That’s why I want to keep working on the selectboard. I ask you to support these efforts with your vote.
5G question, please answer David Schoales
What should Brattleboro do regarding the implementation of 5G networks?
Brattleboro should not move ahead with 5G until definitive research (currently underway) has shown it to be safe. I have been pushing the selectboard for months to aggressively explore creating a fiber optic network to every home and business in town. The ultra high resolution available would enable families to visit the doctor through their trusted school nurses office, and allow residents without transportation to get quality medical attention remotely. It would enable isolated youth and adults to consult therapists remotely. It would make it possible to have school open remotely on snow days and when flu is rampant. It would attract young people and businesses to our area and encourage our youth to stay here. And it would allow all our businesses and residents to have true broadband service without having to go through the divisive political fight that has already begun around 5G.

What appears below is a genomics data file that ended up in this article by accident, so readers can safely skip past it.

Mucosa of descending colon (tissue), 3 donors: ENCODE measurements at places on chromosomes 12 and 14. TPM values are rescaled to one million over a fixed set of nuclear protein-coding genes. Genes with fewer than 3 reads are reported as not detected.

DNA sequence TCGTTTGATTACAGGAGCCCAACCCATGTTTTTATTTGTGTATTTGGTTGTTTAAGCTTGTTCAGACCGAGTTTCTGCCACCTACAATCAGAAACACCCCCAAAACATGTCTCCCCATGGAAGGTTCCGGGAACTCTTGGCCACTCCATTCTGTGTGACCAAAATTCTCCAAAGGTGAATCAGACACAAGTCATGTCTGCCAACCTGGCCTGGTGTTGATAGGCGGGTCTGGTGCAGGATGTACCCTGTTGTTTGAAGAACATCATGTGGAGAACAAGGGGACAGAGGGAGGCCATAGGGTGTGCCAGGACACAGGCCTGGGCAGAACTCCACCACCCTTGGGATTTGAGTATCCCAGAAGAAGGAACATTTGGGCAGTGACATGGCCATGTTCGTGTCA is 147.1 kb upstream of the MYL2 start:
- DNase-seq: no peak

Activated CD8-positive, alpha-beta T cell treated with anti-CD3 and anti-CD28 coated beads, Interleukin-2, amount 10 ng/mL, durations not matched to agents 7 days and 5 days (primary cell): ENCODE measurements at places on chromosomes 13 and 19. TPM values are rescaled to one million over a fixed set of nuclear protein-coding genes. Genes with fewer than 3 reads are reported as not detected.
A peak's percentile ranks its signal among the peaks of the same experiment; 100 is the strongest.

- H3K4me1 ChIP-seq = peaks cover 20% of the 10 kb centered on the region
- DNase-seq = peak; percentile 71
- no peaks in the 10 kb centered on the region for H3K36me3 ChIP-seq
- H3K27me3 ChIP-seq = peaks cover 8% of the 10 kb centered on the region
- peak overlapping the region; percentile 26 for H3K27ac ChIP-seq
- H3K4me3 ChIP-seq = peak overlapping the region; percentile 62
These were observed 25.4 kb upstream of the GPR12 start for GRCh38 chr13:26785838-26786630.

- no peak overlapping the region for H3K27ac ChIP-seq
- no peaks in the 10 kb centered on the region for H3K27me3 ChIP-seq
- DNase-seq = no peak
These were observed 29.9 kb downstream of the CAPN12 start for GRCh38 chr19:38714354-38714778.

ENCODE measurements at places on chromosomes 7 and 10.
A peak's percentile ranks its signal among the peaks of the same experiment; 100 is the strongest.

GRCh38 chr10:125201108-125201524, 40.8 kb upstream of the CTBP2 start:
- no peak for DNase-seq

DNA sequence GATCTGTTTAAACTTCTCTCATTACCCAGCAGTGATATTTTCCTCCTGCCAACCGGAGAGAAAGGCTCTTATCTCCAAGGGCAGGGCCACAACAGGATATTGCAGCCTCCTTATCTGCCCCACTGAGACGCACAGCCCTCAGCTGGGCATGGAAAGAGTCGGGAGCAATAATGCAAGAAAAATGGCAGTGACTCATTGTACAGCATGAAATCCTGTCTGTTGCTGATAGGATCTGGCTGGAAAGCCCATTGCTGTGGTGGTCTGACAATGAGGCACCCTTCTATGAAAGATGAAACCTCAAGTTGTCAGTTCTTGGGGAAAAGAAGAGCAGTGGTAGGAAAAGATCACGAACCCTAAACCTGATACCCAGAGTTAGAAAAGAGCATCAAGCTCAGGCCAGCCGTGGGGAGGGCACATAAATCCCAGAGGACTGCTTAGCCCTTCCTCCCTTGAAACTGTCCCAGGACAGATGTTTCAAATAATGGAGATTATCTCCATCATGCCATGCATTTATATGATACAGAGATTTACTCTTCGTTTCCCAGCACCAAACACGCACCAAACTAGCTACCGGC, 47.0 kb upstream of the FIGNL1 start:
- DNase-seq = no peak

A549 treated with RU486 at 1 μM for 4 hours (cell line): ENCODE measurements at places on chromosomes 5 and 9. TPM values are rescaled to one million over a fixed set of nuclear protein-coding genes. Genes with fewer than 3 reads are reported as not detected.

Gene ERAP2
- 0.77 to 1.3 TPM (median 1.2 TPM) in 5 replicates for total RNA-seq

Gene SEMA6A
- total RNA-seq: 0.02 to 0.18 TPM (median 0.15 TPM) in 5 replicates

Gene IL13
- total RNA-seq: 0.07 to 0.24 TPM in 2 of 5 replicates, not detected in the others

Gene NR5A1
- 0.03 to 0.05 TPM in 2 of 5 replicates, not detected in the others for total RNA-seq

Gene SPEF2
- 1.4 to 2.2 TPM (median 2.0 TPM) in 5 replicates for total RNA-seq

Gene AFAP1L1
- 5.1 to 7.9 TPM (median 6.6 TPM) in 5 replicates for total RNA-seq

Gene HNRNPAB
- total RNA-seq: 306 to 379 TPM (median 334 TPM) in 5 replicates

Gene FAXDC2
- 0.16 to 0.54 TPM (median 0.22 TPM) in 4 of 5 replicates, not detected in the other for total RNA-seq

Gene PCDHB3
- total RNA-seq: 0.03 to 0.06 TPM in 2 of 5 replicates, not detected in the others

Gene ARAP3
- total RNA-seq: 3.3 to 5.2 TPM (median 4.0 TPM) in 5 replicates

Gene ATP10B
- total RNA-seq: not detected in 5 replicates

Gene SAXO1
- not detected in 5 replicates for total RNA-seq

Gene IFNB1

Comcast or Verizon or the other big providers will never give our whole region real broadband service. They will try 5G in the densely populated areas whether it is dangerous or not, and leave the rest of us with sub-standard service.
a Big THANK YOU
You have my vote! It’s a good feeling to know you have worked on this topic. Yes fiber optic is the way.
A survey will be coming soon to assess the need and sup
A survey will be coming soon to assess the need and support for a fiber network. Be sure to complete it.
Judy Zemel is organizing a group to pressure the legislature to slow 5G development until conclusive research has been completed. You may want to contact her.